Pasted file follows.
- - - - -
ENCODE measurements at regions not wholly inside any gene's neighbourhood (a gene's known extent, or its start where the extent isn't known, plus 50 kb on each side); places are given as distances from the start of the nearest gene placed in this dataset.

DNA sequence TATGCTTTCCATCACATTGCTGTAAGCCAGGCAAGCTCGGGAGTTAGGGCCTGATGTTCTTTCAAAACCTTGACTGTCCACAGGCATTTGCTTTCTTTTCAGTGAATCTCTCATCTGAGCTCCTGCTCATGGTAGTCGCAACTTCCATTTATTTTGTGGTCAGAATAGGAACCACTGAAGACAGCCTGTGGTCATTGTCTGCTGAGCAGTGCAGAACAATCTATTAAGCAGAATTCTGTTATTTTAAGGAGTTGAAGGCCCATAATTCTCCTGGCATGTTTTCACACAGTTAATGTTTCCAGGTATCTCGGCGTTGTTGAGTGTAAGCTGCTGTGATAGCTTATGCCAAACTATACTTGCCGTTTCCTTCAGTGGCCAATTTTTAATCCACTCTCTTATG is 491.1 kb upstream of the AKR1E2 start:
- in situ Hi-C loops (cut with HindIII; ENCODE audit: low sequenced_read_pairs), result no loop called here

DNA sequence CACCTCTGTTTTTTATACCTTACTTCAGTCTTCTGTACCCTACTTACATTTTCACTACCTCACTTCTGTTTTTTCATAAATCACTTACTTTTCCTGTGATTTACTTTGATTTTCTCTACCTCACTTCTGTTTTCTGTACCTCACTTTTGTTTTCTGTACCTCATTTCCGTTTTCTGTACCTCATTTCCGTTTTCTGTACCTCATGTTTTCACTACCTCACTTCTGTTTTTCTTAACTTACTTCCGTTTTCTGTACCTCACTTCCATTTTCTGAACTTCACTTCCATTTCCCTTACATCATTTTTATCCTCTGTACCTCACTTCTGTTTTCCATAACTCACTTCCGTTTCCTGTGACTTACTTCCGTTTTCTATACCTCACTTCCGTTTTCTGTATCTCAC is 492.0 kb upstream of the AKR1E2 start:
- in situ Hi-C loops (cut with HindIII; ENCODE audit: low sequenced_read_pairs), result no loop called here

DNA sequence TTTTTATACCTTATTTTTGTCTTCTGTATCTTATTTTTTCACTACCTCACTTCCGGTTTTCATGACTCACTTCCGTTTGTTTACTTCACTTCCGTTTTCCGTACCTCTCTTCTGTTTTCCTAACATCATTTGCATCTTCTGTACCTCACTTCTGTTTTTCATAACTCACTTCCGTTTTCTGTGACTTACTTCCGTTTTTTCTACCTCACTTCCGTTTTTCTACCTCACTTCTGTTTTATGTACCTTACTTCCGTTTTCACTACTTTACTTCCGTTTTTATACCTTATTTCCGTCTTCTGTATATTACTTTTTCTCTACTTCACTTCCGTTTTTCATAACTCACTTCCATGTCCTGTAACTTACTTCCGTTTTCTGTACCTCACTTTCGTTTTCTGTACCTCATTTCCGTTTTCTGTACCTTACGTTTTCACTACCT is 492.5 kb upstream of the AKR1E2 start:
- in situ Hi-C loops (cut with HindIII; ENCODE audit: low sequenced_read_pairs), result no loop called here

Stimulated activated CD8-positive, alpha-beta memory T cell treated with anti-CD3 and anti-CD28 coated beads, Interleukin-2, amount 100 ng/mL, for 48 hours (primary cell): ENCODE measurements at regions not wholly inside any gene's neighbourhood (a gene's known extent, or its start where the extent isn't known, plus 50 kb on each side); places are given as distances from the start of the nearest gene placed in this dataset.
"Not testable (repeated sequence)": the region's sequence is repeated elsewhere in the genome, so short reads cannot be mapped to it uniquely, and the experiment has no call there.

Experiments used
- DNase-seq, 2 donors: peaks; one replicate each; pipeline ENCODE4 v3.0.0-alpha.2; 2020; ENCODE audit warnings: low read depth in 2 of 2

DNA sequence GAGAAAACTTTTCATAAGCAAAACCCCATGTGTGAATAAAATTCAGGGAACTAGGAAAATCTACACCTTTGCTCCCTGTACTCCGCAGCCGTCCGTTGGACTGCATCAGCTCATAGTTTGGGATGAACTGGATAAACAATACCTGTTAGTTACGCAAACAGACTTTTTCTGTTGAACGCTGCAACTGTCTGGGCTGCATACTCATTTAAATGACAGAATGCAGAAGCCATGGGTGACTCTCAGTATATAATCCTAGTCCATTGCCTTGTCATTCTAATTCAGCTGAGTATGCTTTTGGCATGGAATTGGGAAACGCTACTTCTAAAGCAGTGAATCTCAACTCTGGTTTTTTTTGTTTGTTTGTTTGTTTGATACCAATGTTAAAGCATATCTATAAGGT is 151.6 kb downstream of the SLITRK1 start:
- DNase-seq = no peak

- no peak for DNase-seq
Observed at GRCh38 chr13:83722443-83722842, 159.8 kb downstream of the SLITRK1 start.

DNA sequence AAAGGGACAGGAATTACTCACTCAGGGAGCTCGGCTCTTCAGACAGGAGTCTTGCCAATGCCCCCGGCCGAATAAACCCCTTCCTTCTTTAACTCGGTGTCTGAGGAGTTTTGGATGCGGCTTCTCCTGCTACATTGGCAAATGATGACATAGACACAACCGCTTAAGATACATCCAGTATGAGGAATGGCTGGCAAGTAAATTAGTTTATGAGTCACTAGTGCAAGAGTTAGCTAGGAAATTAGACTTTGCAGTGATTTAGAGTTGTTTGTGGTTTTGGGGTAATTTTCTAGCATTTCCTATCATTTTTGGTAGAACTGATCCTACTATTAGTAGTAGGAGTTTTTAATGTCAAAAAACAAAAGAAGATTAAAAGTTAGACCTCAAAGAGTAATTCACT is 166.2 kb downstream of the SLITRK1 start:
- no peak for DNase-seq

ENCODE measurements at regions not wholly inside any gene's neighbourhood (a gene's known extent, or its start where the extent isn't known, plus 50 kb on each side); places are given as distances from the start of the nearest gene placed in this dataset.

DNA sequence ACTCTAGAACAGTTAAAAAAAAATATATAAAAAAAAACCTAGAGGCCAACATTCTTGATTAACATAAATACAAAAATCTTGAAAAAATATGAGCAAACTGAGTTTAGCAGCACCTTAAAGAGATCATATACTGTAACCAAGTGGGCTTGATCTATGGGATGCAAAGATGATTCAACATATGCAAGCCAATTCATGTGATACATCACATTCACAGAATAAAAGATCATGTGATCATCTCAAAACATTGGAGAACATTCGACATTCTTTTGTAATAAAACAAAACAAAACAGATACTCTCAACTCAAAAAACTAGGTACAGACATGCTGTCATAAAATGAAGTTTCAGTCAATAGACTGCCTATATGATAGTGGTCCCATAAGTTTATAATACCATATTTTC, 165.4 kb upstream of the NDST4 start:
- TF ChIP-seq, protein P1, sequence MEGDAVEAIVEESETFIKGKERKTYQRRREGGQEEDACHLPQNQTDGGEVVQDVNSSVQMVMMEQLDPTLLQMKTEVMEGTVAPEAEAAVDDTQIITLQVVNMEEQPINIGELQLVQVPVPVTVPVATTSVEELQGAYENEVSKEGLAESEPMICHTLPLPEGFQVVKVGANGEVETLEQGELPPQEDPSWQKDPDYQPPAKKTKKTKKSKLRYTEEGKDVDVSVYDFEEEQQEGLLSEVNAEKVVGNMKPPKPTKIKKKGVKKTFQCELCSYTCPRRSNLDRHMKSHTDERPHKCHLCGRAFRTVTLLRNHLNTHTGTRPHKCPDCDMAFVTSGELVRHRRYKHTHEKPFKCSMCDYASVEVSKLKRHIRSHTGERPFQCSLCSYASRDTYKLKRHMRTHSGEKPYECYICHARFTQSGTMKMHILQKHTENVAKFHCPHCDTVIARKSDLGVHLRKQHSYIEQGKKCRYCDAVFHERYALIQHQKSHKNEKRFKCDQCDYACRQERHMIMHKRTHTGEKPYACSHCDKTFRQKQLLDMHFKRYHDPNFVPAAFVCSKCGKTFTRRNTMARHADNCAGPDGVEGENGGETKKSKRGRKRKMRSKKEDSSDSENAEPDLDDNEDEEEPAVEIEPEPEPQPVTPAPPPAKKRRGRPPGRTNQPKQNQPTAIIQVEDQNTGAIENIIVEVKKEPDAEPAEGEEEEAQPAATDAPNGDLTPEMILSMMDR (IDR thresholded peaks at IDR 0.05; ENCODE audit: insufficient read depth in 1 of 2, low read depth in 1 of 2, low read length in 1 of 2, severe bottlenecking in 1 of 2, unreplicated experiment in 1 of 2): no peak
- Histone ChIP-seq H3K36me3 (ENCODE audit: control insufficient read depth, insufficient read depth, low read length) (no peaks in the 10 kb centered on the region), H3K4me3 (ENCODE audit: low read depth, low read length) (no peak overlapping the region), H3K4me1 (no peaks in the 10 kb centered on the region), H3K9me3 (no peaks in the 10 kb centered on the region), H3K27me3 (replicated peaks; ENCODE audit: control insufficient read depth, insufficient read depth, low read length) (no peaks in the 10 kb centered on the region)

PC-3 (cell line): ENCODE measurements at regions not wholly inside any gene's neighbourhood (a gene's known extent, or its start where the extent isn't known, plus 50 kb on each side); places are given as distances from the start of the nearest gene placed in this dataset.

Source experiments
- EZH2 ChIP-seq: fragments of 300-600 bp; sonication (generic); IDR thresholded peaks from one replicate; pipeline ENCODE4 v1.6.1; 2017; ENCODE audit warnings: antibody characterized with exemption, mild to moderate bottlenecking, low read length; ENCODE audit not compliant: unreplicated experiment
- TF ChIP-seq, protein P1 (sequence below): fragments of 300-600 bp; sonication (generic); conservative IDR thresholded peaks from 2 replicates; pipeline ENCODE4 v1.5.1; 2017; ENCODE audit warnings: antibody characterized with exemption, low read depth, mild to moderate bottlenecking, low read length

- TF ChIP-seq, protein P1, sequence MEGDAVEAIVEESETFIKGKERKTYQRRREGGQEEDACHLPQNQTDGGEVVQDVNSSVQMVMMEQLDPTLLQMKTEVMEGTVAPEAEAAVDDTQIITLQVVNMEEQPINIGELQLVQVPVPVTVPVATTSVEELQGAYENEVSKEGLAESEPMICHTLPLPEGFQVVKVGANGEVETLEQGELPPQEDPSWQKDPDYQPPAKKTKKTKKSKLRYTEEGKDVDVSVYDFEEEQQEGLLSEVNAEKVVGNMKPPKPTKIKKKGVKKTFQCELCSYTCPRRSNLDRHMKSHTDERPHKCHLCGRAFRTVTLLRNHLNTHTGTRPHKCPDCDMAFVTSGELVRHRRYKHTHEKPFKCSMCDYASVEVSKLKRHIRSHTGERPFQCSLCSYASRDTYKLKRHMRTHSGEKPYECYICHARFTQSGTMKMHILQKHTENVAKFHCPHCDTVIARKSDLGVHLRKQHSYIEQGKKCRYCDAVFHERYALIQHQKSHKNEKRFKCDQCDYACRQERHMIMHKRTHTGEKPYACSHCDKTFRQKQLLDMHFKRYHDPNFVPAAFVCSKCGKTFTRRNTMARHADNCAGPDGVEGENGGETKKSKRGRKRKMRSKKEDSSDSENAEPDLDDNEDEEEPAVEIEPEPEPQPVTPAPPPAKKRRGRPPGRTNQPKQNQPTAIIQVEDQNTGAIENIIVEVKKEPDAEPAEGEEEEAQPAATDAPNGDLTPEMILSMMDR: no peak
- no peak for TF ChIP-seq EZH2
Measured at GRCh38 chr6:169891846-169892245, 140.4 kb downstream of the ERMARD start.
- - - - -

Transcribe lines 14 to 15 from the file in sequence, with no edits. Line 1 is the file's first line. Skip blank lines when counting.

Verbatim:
- no peak for DNase-seq
Observed at GRCh38 chr13:83722443-83722842, 159.8 kb downstream of the SLITRK1 start.